On October 9, late in the evening, I went up to the tub and found Jean there, and we chatted about how much tensions had eased that week, although she was a little puzzled and worried about stakes marked “1A” and “1B” which had materialized by the trailers Up Top, and another remnant from the weekend of the power cord being the severance of her Internet connection, which Will had promised to remedy. The wire coming from the Route 50 cabin to Rob-and-Jean's had actually been cut, and Jean said Butch-and-Corky suspected John Horne, whom I did know to be an enemy of Jean's, having heard him refuse to come up to the Circle once because Jean was sitting there, prompting Maureen to tell me, "Jean does have enemies, and she made them all herself." The Internet router, though housed at Butch-and-Corky's, was Turtle's property, and he told me the abrupt cutting of the wire had reset the router, costing him a day's work to figure out and resolve the problem, which was just one more of a series of irritations he was having with Lupin, going back to the previous winter, when Robert had overtightened a valve to his leaky toilet, flooding the floor of Hummingbird cabin and forcing Turtle to search for the main shutoff, which was not somewhere near the door as in a more normal place but way off across the road almost to Dara's trailer and the Blue House, obscured by the hutch of Dot the rabbit. And Lori had promised that the pool would be kept heated all winter for Turtle's morning laps, but as with so many Lori Kay promises, this did not materialize, and Turtle was in a mood to give 30 days' notice soon rather than stay through another winter.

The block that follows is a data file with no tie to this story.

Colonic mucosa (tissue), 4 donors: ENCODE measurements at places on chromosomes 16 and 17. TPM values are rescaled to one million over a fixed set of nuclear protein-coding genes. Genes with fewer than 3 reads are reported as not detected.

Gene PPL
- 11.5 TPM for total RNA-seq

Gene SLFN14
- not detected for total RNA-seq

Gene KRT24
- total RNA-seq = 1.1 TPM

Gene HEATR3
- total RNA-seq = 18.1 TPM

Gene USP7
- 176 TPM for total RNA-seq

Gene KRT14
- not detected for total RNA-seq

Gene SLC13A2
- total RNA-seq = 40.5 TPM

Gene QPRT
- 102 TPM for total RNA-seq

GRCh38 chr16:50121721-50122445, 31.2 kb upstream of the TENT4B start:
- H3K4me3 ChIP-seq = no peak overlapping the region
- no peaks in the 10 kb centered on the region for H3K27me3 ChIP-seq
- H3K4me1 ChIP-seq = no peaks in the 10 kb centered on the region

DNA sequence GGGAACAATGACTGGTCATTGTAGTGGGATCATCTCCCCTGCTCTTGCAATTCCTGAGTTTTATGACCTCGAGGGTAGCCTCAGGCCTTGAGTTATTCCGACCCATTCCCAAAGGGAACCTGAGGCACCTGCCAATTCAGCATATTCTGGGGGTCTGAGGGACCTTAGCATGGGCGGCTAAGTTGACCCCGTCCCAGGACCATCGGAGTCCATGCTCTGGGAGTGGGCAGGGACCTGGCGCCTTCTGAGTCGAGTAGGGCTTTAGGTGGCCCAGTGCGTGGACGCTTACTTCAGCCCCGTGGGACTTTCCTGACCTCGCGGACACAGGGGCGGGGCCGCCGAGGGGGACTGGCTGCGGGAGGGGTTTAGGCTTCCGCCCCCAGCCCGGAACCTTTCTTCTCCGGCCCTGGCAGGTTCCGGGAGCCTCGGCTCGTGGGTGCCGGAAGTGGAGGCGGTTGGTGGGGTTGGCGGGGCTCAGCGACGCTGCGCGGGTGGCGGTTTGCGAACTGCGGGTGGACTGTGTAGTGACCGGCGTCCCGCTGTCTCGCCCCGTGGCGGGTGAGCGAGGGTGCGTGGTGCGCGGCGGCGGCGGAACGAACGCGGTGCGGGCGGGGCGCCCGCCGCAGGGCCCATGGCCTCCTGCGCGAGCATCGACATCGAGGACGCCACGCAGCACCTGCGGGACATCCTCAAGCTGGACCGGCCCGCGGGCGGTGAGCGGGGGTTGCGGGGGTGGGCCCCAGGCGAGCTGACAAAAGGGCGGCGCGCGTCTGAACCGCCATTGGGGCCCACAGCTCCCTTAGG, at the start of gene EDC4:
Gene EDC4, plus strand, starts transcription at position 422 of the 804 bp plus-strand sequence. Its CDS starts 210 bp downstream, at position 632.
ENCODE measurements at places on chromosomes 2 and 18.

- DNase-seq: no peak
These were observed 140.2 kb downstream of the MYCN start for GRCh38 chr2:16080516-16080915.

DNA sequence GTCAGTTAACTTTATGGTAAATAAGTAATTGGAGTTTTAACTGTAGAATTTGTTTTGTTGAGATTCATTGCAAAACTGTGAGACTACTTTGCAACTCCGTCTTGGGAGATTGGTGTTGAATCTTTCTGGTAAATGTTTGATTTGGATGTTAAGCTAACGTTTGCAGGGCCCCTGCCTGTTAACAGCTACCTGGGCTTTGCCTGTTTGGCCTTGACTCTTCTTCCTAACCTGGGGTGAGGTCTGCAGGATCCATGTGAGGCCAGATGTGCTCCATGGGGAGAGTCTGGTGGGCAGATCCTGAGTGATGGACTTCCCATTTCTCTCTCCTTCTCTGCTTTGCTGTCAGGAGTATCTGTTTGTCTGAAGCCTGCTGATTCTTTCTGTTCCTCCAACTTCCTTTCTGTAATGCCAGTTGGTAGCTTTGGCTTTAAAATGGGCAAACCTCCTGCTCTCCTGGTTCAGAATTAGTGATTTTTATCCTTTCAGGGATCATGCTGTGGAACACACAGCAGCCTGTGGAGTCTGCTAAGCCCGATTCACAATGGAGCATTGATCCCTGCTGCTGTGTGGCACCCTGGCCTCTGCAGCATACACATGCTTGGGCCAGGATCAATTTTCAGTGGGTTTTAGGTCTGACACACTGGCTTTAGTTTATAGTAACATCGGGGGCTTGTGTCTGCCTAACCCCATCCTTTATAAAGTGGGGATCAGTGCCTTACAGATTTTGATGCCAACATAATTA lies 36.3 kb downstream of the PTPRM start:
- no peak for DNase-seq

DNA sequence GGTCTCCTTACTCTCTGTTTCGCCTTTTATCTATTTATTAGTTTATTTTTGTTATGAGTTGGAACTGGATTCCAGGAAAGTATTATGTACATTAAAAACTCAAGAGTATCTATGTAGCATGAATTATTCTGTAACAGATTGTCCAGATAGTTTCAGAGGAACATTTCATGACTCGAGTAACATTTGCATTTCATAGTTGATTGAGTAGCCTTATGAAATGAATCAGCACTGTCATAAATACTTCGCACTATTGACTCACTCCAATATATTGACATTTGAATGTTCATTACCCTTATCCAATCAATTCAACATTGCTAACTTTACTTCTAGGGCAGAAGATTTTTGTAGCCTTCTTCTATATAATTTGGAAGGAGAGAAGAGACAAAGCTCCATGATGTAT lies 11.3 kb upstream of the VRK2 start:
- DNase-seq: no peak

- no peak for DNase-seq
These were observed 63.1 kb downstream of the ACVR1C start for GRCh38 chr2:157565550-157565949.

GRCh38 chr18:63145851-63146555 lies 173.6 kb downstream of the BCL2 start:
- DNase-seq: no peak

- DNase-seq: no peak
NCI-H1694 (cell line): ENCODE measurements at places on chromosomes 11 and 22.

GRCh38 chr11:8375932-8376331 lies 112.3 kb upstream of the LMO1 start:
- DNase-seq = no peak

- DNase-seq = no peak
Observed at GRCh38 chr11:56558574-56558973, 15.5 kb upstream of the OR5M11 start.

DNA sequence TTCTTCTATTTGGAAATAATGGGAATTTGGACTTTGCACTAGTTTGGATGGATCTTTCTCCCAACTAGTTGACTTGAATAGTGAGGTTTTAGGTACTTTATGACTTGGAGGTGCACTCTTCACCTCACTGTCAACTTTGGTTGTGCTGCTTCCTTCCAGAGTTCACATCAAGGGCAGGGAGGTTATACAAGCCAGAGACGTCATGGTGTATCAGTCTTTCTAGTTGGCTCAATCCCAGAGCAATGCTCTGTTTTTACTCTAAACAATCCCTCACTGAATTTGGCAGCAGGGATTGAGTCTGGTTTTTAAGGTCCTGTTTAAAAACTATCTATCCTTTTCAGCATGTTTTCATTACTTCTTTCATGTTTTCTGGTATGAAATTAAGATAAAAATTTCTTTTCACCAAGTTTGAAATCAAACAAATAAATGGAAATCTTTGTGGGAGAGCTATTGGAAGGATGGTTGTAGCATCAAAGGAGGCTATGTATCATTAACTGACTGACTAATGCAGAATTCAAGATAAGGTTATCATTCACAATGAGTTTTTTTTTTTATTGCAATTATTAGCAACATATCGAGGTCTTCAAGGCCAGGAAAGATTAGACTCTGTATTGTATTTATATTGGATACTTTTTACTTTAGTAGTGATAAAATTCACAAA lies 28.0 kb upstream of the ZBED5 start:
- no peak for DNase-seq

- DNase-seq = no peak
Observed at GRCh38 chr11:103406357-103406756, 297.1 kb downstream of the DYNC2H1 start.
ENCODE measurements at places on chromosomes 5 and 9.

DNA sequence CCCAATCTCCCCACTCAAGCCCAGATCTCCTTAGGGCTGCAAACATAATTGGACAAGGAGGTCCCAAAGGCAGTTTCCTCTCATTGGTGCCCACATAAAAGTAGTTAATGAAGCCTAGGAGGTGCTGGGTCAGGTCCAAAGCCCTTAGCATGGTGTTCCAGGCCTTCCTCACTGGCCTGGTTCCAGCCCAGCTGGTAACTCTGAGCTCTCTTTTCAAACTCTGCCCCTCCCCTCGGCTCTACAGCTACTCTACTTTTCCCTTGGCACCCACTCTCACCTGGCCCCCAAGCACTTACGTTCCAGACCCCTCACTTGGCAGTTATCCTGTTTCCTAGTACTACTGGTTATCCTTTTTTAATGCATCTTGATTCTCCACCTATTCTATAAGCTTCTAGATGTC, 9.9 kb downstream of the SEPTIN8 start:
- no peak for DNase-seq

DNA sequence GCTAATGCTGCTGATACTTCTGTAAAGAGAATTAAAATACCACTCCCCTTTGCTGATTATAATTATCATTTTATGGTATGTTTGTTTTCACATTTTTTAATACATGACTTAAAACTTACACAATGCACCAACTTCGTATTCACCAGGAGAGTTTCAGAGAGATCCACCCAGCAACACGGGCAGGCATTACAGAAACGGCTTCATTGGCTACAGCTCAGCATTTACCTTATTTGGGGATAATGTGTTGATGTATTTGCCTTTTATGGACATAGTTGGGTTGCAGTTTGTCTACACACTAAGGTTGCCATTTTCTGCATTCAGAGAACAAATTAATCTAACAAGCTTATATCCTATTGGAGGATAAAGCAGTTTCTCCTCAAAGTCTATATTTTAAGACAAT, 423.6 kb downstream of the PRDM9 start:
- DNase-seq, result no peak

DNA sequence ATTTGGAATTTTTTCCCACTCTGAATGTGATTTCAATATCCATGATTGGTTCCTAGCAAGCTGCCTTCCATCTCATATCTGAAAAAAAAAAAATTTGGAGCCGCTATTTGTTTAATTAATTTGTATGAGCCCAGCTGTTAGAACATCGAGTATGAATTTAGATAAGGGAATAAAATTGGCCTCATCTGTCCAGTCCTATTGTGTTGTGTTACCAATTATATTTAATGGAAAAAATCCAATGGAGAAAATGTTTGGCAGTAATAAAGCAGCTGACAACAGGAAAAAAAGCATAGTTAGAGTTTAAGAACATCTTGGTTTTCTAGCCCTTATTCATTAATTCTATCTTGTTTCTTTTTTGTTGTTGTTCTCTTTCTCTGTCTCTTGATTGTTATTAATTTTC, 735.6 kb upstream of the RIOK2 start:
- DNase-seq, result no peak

Jean and I went down, she to make some food in the Kitchen while I sat in the Circle, with my inevitable cigarette, and two strangers came up, asking "Is Jean up in the hot tub?" I replied, "No, she's done, she's in the Kitchen now," thinking nothing of it, and while one of them went into the Kitchen the other asked, "Do you know where Robert lives?" Since I am called "Bob" or some variant, and Jean's husband was "Rob" without variation, I assumed he meant "Robert" the maintenance man and gave directions to his trailer down in the Back Forty. He eyed me suspiciously and said, "That's not right." I introduced myself, "I'm Bob," holding out my hand which he grudgingly shook with a "Gary" in reply, a downward glance indicating that he was a little taken aback to be shaking hands with a man wearing only a bathrobe that he wasn't bothering to close, clearly no Lupinite then. Gary's colleague came out of the Kitchen, and the two of them wandered out into the parking lot to confer, while Jean told me, "They just served me eviction papers," and set the Summons and Complaint down on the table while I rearranged the lights so I could pick it up and read it. Gary and the other process-server returned, and Gary pronounced in a satisfied tone, "Rob's been served," to which Jean retorted, "Bullshit, he's nowhere near here," but Gary just said, "I'll leave you the other copy," which Jean would not take, so Gary persisted, "I'll leave it on your car," at which Jean lost her temper and shouted, "Don't you touch my car!" Gary promised not to touch the car, and it was left to me to explain to Jean that the process-servers had decided I must be Rob, so that the first copy of the Summons which I was reading was "his" so to speak. The Complaint was seeking their ouster from sites “1A” and “1B”, names which had never been used for any place until that day.